If you have anything to add, or want to call me out for this post, just leave me a comment. I had to turn post moderation on because I was getting too many invitations to watch someone diddle themselves. So when you post a comment and it doesn't immediately show up don't worry, I will approve it as soon as I get the notification email even if your comment is negative. I've never filtered out a negative comment, just do me a favor and be civilized. Until next time, happy shooting!
Footnote: Another term making the rounds is "print magnification" and people are using it to describe how a subject looks larger in print when taken with a crop factor camera. But it's just enlarging the subject by cropping the image -and again it's no different than cropping a full frame image in post. I hate the term "print magnification" because it implies that the subject has been magnified, and it has not...
Monday, July 8, 2019
When you're shooting you also need to be conscious of how the light is going to bounce off of the immediate surroundings and potentially change color. This shot was taken at my patio table, the same white plastic one in the video. By keeping the subject close to the table I'm able to use it like a bounce card to keep from crushing the shadows, and because it's white there's no change to the white balance of the light:
Here's another European Wool Carder Bee, only this one was shot while sitting on a yellow flower. Notice the warmer tones due to the shift in white balance:
The shadows are even lighter in that shot since the subject is closer to the "bounce card". I rarely change the white balance in post, preferring to allow the light to change based on what it reflected off of because it keeps my light from looking exactly the same all the time. Here's an extreme example of how the light can change after bouncing off of an object and back to the subject. The flower was a mix of oranges and reds, and notice how the specular highlights in this Long Horned Beetle took on the color:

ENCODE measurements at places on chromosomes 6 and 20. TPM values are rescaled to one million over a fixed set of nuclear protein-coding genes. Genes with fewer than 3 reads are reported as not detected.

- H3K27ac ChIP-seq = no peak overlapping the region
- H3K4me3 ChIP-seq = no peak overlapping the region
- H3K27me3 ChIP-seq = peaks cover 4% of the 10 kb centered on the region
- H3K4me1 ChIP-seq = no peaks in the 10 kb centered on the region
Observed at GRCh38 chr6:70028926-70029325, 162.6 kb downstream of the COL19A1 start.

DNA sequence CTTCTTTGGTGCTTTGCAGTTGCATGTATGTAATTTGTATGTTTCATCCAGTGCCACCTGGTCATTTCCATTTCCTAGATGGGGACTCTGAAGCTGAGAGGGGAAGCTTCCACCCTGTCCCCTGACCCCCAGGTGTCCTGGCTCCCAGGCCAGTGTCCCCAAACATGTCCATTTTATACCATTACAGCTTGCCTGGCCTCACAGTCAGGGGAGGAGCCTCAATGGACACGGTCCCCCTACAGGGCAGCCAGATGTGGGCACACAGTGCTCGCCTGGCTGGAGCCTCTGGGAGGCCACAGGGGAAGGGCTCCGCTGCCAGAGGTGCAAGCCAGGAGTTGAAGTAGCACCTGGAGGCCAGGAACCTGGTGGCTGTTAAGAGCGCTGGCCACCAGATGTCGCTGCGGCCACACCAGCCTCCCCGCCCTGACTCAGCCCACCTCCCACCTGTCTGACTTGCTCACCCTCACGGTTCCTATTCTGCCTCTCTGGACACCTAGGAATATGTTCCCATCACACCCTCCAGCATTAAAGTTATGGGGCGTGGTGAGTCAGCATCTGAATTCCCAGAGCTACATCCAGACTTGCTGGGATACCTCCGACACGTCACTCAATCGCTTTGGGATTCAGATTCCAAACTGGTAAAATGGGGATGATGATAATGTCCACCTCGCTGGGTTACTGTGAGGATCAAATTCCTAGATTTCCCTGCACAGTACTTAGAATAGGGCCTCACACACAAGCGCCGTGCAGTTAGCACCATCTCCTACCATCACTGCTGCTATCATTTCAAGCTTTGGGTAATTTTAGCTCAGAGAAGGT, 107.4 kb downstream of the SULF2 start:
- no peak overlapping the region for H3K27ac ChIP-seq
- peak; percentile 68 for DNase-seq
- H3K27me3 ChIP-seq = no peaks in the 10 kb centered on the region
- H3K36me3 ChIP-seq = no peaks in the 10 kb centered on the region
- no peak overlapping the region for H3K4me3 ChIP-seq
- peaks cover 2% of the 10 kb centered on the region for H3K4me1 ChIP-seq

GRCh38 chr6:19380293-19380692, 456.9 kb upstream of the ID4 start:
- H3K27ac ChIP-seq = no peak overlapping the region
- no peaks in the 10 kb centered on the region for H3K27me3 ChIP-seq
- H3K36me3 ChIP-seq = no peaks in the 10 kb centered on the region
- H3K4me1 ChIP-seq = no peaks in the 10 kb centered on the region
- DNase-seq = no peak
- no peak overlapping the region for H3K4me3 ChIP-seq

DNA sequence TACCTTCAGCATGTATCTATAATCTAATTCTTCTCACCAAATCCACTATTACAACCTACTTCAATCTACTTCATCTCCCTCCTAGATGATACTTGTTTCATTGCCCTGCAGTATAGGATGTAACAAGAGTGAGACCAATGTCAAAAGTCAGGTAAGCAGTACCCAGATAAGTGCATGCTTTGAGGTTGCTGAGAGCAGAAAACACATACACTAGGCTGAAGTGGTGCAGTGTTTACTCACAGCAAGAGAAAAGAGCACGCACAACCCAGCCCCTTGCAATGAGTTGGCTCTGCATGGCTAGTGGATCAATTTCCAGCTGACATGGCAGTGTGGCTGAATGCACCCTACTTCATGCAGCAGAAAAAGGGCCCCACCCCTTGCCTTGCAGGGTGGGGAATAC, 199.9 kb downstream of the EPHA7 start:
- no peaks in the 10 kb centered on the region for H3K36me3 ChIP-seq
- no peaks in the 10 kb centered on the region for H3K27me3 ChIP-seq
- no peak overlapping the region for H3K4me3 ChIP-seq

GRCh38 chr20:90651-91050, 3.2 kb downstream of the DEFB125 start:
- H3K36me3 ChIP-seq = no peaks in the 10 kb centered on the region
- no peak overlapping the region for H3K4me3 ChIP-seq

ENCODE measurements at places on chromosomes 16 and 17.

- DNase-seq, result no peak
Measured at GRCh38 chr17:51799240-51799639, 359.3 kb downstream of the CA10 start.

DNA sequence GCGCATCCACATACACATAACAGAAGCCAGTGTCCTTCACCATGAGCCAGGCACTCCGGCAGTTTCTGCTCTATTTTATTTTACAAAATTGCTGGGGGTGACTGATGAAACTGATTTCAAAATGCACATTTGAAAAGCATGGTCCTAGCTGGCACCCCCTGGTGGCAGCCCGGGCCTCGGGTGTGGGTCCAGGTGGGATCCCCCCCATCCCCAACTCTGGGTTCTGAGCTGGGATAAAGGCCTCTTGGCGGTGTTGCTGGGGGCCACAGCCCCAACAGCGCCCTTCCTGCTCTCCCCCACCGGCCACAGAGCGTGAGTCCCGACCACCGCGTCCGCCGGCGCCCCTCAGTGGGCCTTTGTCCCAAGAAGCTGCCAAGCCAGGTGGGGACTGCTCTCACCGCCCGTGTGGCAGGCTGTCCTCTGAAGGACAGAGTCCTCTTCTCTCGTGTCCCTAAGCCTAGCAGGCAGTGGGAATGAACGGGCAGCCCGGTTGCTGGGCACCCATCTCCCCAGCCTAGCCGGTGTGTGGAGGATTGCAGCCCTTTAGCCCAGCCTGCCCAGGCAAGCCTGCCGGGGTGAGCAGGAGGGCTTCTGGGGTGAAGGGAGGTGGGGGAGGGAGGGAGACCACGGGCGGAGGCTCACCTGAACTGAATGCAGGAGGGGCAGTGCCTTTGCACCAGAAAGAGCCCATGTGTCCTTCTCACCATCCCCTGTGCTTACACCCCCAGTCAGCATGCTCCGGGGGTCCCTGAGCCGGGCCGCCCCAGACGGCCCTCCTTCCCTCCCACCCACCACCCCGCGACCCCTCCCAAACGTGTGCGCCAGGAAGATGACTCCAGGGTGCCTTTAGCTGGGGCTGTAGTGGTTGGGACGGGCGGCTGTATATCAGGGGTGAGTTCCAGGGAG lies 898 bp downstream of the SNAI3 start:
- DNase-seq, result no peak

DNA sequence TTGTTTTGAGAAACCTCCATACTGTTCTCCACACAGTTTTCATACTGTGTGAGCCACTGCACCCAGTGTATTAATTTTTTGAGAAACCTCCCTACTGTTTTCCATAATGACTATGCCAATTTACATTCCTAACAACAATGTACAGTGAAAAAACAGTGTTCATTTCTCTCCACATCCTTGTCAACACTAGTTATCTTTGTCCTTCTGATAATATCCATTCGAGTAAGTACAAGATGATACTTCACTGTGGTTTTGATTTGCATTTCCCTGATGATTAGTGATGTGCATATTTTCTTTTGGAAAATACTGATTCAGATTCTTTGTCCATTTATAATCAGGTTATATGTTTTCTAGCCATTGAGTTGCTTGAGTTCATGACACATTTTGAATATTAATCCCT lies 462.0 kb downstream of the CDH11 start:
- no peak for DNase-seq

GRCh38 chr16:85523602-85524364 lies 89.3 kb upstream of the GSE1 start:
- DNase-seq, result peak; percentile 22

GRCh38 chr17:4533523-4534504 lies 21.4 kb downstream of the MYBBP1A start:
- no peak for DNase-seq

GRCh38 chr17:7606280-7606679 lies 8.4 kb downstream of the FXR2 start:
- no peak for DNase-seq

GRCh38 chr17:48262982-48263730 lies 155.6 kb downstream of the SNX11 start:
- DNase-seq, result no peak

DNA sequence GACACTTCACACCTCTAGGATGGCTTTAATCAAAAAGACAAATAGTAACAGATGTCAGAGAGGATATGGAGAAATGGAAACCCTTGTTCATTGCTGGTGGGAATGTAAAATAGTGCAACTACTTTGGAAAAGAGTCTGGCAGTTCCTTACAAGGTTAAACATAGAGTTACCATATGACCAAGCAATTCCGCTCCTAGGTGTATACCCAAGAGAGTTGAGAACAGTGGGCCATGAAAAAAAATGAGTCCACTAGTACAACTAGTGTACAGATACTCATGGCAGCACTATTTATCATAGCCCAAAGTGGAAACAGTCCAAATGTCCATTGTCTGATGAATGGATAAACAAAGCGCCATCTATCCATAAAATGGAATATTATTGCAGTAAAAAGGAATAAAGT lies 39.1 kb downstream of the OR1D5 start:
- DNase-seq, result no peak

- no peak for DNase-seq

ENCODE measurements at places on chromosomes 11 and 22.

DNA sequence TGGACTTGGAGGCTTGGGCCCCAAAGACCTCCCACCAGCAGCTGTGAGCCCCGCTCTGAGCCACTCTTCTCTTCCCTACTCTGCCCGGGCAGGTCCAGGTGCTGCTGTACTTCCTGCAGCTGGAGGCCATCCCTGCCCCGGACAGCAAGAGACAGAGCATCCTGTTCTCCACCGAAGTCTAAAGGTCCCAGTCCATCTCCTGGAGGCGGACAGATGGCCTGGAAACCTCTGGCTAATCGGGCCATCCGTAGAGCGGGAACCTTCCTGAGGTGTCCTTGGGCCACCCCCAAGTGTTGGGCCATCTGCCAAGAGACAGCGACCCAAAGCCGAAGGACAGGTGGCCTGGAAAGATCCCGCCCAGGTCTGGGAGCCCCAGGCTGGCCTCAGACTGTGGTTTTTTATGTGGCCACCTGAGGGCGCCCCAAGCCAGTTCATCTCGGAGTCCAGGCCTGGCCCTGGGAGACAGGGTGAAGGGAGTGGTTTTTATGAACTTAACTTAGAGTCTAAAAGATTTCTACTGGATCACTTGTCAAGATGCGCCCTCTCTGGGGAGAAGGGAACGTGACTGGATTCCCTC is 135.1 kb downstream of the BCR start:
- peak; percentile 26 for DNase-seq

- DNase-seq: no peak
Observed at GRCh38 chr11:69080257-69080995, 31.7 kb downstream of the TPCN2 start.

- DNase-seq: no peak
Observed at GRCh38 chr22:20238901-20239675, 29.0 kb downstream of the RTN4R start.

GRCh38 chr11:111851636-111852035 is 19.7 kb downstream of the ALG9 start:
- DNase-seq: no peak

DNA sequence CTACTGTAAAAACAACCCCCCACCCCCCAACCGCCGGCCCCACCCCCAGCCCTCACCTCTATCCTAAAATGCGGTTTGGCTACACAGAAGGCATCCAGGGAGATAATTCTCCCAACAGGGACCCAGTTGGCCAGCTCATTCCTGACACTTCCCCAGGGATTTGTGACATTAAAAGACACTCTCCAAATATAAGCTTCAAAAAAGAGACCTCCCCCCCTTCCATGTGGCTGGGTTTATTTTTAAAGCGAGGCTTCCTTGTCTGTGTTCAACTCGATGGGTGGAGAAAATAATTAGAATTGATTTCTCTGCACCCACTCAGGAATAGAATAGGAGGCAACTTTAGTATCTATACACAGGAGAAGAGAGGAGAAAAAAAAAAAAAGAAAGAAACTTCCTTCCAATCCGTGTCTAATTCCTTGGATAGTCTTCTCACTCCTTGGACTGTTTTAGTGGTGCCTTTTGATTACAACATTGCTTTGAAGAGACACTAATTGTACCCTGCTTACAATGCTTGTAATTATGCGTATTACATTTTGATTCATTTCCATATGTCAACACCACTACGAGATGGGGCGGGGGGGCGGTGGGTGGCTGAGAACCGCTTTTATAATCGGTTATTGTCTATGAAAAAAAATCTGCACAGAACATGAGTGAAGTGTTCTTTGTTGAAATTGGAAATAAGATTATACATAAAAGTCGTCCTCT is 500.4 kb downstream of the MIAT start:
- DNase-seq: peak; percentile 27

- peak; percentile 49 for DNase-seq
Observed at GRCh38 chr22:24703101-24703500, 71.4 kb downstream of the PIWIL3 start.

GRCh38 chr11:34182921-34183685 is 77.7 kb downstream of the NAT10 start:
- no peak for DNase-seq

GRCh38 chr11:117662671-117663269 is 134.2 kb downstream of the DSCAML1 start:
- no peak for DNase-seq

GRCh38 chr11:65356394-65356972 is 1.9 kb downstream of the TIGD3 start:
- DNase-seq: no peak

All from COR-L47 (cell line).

I don't mind how the light changed, in fact I kinda like it. But as you work on your lighting you need to understand how the surroundings can change the quality of it. The diffuser isn't the only thing that's modifying the light from your flash. Even the artificial flowers that I use for the background in a lot of my images can effect the white balance, and in turn change the tone of the light and how the colors are rendered.
Last, but not least, I'd like to mention that the angle of the light can also make a difference in the detail that you pick up and how 3D a scene will look. I like shooting Sweat Bees in Sour Grass Flowers while they are foraging for pollen because it's tricky, and because it makes for a more interesting photo than shooting them when they are lethargic. This first shot is with both flash heads on the Canon MT-24EX flash mount:
Same species, same type of flower, and about the same magnification but this time the key (the "A" flash head) is on a Kaiser Adjustable Flash Shoe and it's firing at a low angle with respect to the flower. Notice how there's more texture in the flower and the subject:
So not only will using a more diffused light source give you more detail, but the angle of the light also makes a difference.
If you have any questions just drop me a comment here, or on the Extreme Macro Facebook page. Until next time happy shooting :)